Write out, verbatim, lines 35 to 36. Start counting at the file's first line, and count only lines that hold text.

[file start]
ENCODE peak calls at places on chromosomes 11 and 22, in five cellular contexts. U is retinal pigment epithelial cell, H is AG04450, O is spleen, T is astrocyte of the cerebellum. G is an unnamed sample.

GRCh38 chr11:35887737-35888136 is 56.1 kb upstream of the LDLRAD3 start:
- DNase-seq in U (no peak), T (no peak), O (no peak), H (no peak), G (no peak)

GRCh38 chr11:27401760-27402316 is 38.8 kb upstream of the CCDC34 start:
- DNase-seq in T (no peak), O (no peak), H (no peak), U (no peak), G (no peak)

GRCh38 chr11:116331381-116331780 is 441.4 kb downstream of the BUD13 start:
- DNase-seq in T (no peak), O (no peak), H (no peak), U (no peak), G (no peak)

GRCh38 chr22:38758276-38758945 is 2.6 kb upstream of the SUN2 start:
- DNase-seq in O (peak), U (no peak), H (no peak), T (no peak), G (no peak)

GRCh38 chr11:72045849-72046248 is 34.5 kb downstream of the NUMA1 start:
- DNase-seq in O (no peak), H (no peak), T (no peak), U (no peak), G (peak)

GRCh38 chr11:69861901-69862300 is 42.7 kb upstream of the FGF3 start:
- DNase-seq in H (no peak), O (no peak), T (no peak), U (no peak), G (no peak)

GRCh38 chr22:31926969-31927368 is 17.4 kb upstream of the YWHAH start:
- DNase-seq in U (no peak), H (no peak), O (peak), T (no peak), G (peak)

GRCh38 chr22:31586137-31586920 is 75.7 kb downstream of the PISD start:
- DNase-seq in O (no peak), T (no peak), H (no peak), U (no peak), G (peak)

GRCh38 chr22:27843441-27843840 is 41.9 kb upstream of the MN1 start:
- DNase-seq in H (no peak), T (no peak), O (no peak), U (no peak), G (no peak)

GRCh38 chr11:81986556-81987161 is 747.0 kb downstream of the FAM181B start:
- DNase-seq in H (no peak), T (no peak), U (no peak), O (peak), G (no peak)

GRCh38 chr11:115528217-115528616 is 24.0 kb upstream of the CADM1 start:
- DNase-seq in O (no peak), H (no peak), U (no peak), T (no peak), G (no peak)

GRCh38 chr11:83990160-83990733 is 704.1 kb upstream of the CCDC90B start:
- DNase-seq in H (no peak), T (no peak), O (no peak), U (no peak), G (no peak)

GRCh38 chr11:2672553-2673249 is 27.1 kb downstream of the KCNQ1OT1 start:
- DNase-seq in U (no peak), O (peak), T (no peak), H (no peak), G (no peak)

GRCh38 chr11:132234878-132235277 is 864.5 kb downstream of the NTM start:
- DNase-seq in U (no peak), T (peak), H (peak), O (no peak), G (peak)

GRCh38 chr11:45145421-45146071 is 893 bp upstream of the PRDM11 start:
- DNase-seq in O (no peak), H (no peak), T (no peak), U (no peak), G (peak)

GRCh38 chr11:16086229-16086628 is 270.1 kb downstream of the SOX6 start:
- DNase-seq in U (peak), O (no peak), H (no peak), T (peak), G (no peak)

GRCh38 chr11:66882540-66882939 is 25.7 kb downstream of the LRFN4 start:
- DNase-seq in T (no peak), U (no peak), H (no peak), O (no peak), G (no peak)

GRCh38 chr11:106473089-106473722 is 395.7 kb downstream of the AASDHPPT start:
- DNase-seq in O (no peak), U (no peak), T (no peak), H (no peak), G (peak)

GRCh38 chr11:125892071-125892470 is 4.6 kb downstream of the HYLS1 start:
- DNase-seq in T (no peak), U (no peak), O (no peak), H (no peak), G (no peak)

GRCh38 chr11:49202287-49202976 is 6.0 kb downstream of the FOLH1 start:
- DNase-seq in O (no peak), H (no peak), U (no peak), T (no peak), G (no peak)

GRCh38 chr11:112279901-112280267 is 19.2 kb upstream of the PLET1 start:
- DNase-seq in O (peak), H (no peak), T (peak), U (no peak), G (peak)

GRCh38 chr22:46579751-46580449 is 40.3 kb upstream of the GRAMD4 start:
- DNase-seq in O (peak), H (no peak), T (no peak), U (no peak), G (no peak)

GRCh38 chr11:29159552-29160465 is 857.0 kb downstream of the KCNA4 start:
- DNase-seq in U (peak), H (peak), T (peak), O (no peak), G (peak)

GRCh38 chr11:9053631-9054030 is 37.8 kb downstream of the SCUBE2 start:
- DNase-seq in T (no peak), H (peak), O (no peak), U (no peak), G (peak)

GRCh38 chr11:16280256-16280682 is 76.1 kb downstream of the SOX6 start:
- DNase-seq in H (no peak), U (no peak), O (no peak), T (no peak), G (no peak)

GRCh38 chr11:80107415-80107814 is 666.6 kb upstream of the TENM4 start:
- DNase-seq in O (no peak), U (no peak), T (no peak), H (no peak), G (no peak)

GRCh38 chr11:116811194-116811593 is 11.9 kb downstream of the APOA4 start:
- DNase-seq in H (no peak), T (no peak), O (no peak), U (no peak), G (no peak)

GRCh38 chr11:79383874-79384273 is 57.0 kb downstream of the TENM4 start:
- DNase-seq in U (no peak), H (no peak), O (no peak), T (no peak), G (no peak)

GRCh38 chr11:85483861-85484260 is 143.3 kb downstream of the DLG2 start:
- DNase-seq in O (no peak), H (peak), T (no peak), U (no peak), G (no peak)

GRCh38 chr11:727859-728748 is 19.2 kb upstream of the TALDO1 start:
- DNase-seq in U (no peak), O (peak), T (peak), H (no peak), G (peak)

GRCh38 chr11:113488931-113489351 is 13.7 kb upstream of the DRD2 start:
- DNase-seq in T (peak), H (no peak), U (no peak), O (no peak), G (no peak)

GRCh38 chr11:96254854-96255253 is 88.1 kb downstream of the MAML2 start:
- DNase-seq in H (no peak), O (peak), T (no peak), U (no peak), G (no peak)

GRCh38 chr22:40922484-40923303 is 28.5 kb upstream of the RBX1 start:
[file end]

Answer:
- DNase-seq in T (no peak), U (no peak), H (no peak), O (no peak), G (no peak)

GRCh38 chr11:106473089-106473722 is 395.7 kb downstream of the AASDHPPT start: